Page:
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Analysis: Donald Trump’s No Good, Very Bad Week
‘I cannot think ... of a similar terrible week’ for any POTUS, veteran Republican says

President Donald Trump makes a remark to the media as he arrives for a House Republican caucus meeting at the Capitol on Tuesday. (Bill Clark/CQ Roll Call)

The self-created child migrant crisis was bad enough for Donald Trump, but then he insulted a well-respected House Republican and refused to help leaders pass an immigration overhaul bill many feel is key to their re-election. Republicans reacted angrily, with one party veteran declaring this is Trump’s “Katrina moment.”

The president was riding high as Air Force One ferried him back from his summit with North Korea’s Kim Jong Un last week. Top aides planned a quiet Friday, wanting to ride the perceived momentum into the weekend. Then Trump, without the input of aides, walked out to the North Lawn to talk to Fox News anchor Steve Doocy and then other reporters.

Parkland Students Still Getting Pressed on ‘Genuine’ Activism
Deutch: ‘There is nothing more happening here than people who experienced something … and decided to do something about it’

Protesters gather in front of the Capitol before joining the student-led March for Our Lives on March 24. (Tom Williams/CQ Roll Call file photo)

Rain Valladares wiped tears from her eyes this week as she recounted the hours before a gunman invaded the halls of Marjory Stoneman Douglas High School in Parkland, Florida, with an AR-15 and killed 17.

But she was in Washington to talk about the future of activism, not the past.

House Passes Bipartisan Opioid Bill Package
Bill ‘does not adequately deal with the magnitude of the crisis,’ Pallone says

House Energy and Commerce Chairman Greg Walden of Oregon helped put together the opioids package that passed Friday. (Tom Williams/CQ Roll Call file photo)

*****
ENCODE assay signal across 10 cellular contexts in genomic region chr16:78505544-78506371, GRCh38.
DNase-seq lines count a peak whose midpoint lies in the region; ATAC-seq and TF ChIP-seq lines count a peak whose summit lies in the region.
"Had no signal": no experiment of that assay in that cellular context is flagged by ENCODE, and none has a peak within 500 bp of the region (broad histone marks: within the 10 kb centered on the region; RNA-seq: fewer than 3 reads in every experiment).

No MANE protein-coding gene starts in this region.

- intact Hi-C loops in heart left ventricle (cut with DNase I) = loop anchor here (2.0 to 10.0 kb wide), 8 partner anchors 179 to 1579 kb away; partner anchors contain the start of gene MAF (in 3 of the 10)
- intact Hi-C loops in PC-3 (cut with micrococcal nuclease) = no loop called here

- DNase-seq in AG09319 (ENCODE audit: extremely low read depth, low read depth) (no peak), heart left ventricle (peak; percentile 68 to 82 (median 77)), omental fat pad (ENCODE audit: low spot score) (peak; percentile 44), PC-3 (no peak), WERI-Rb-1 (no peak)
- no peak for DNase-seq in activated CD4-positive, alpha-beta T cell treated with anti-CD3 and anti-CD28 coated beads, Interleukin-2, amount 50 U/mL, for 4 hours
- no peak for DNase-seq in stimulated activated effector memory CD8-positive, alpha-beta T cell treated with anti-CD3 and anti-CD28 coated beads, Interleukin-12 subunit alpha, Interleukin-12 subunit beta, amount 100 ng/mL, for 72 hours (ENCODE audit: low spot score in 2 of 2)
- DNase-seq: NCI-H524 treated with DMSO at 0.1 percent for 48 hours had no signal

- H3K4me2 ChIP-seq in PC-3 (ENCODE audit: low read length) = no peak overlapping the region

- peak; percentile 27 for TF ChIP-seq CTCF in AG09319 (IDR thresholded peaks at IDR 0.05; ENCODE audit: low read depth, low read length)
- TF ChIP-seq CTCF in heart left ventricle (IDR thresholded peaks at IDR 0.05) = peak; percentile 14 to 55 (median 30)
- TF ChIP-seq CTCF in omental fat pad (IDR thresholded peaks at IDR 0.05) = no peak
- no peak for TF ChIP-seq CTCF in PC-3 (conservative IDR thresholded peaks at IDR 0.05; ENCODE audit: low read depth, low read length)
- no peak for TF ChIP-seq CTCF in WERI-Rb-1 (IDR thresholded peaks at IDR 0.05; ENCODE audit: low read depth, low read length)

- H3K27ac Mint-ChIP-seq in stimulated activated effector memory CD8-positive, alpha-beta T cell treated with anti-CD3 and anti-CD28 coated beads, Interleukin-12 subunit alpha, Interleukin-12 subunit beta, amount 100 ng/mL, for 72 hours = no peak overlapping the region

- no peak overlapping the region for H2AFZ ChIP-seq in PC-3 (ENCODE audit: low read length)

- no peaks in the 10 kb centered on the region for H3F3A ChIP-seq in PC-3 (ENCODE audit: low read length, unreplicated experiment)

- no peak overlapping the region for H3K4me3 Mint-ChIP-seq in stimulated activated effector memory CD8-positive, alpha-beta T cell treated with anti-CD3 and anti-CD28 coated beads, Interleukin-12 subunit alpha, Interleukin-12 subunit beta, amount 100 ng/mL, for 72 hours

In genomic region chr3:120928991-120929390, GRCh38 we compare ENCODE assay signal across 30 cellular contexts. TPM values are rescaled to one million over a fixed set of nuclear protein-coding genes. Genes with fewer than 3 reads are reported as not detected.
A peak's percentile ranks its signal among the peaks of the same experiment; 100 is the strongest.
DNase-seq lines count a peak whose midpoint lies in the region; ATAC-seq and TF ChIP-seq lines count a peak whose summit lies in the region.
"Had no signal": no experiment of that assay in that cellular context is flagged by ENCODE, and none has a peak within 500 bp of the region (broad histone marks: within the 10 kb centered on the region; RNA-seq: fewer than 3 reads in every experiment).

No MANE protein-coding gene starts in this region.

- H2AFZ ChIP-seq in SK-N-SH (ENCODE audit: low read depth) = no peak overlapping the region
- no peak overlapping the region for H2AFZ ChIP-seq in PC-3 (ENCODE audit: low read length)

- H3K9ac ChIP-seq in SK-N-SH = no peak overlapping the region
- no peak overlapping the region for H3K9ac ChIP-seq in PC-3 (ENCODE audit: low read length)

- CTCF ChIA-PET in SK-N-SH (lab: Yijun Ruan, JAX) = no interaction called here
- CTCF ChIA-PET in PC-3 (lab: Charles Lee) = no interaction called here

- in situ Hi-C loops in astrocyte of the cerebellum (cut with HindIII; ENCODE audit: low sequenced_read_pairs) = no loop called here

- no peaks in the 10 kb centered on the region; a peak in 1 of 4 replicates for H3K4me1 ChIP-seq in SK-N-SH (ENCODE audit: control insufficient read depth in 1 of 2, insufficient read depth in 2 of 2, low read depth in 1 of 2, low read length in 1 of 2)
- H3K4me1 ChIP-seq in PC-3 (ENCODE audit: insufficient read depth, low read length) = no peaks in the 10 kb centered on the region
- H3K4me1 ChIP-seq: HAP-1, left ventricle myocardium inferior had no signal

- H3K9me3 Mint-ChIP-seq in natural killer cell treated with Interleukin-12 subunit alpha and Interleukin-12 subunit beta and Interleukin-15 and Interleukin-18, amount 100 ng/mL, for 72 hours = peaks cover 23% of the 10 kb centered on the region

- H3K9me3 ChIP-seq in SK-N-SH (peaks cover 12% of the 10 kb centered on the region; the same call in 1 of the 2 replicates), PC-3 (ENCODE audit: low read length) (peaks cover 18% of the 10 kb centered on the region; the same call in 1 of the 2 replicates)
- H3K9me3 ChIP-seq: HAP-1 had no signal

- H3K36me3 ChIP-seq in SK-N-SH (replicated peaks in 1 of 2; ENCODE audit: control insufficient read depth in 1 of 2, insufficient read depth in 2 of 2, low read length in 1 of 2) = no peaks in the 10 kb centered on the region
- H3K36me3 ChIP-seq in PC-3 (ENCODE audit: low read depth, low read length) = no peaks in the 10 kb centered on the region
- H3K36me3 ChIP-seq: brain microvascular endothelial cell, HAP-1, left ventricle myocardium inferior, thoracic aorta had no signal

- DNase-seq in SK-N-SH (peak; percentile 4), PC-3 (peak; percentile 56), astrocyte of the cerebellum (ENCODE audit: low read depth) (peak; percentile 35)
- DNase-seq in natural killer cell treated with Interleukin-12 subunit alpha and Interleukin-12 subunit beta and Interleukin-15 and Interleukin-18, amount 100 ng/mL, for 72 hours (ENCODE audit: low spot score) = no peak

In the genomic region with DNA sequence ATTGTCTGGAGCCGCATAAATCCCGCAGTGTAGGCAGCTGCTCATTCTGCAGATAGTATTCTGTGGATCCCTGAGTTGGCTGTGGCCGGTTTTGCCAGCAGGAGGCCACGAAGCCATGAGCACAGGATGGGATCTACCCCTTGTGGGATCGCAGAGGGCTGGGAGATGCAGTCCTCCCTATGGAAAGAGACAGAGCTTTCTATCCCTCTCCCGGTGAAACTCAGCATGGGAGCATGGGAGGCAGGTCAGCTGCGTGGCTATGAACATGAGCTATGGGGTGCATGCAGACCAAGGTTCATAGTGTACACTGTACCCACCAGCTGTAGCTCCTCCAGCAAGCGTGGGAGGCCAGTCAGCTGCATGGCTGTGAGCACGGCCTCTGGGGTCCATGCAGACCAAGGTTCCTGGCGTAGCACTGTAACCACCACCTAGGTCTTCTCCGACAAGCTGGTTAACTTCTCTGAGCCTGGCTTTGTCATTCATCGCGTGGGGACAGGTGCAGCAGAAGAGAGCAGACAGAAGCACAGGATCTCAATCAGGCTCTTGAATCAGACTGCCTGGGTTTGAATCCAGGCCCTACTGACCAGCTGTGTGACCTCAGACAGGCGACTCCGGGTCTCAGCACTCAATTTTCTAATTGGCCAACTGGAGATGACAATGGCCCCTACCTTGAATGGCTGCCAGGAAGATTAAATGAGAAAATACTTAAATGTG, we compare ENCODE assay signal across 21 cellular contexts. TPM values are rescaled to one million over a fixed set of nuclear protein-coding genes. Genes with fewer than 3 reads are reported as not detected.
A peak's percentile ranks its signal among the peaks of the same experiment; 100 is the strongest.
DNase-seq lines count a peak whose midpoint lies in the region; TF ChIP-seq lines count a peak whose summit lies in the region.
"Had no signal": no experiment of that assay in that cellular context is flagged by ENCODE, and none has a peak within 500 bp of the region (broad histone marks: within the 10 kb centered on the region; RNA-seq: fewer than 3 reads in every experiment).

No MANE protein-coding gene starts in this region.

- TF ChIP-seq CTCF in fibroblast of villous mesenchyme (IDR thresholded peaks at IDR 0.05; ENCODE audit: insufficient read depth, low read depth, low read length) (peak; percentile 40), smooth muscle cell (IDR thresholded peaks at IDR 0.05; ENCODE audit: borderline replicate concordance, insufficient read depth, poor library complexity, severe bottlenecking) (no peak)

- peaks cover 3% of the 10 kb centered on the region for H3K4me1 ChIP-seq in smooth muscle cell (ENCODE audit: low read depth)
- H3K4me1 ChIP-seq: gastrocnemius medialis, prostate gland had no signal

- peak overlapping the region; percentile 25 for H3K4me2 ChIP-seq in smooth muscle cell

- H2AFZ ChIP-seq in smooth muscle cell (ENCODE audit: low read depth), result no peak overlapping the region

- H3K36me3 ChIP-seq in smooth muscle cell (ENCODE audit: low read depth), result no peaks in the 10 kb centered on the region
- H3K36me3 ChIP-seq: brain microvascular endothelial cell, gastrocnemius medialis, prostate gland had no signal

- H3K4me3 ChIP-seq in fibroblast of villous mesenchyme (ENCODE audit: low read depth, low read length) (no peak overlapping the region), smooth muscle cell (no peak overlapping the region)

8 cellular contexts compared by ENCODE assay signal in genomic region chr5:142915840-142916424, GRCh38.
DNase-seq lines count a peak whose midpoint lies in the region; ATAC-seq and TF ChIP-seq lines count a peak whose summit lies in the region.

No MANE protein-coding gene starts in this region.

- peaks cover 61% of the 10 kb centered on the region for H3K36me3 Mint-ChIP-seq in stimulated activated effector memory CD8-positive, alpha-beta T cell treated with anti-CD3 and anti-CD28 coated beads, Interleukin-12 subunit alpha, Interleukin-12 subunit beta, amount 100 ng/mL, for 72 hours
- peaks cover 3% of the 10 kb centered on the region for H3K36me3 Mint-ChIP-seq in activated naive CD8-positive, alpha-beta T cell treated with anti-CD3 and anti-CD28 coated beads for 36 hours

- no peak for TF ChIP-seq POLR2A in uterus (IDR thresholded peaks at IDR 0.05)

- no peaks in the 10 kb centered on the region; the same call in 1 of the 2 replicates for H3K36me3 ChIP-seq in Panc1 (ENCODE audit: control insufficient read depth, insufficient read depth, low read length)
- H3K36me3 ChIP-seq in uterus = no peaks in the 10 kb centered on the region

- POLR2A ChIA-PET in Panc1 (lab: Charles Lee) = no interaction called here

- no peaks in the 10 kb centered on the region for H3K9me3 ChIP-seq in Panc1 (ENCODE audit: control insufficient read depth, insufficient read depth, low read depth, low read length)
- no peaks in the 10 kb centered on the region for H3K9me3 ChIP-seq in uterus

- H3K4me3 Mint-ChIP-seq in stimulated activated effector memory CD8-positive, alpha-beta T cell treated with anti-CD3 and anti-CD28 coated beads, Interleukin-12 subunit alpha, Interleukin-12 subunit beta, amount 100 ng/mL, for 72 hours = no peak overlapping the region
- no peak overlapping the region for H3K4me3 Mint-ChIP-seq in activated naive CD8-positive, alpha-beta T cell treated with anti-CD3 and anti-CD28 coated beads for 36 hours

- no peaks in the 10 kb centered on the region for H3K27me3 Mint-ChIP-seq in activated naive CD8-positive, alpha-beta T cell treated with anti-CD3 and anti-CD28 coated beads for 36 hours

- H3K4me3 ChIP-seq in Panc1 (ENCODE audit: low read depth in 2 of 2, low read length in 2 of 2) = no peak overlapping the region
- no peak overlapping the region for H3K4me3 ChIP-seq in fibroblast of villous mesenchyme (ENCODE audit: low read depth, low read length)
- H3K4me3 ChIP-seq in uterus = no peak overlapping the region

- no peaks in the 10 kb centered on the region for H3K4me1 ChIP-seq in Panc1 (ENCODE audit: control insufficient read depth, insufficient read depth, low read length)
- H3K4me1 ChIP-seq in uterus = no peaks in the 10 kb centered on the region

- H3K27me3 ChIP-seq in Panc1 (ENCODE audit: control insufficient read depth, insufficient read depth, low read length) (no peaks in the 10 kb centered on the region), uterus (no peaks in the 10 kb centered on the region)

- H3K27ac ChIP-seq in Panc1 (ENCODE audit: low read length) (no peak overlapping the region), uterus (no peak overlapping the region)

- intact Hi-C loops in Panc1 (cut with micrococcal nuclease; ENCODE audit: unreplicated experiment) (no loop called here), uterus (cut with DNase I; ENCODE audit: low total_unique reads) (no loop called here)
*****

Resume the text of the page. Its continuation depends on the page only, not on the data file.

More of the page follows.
The House on Friday passed a bill that will serve as the legislative vehicle for many of the 55 other House-passed bills designed to curb opioid addiction, ending two weeks of floor votes on opioids measures.

The catchall bill, which advanced 396-14, would incorporate a number of proposals from the Energy and Commerce and the Ways and Means committees relating to Medicaid, Medicare, and public health. A group of 161 patient advocacy groups wrote to Speaker Paul D. Ryan and Minority Leader Nancy Pelosi this week in support of the legislation.

Supreme Court Dials Up Privacy Rights on Cellphone Records
Government must get a warrant to access a cellphone user’s location data

Supreme Court Chief Justice John G. Roberts Jr., writing for the majority, said the location information collected by companies is “an entirely different species of business record.” (Bill Clark/CQ Roll Call file photo)

The Supreme Court on Friday boosted protections for cellphone records that reveal a user’s location and movements over extended periods of time, in a major privacy decision for the internet age.

The majority, in a 5-4 opinion, required the government in most cases to obtain a warrant to get a cellphone user’s location data from phone providers because it is a search under the Fourth Amendment. The decision highlights modern-day concerns about how much personal information can be gleaned from such data.

Photos of the Week: Immigration Protests and the Congressional Women’s Softball Game
Photos of the week of June 18 as captured by Roll Call's photographers

Aruna Miller, who is running for the Democratic nomination in Maryland’s 6th Congressional District, talks with citizens during early voting at the Activity Center at Bohrer Park in Gaithersburg, Md., on Monday. She stands behind the electioneering line which prevents a candidate from being too close to a voting site. (Tom Williams/CQ Roll Call)

As always, it was a busy week in Washington as the summer heat hits in full force. The issue of families being separated at the border dominated Hill hearings and led to several protests throughout the capital city.

The Congressional Women’s Softball Game took place on Wednesday with the press team defeating the Congress team 5-0 in a five-inning victory that was called due to rain.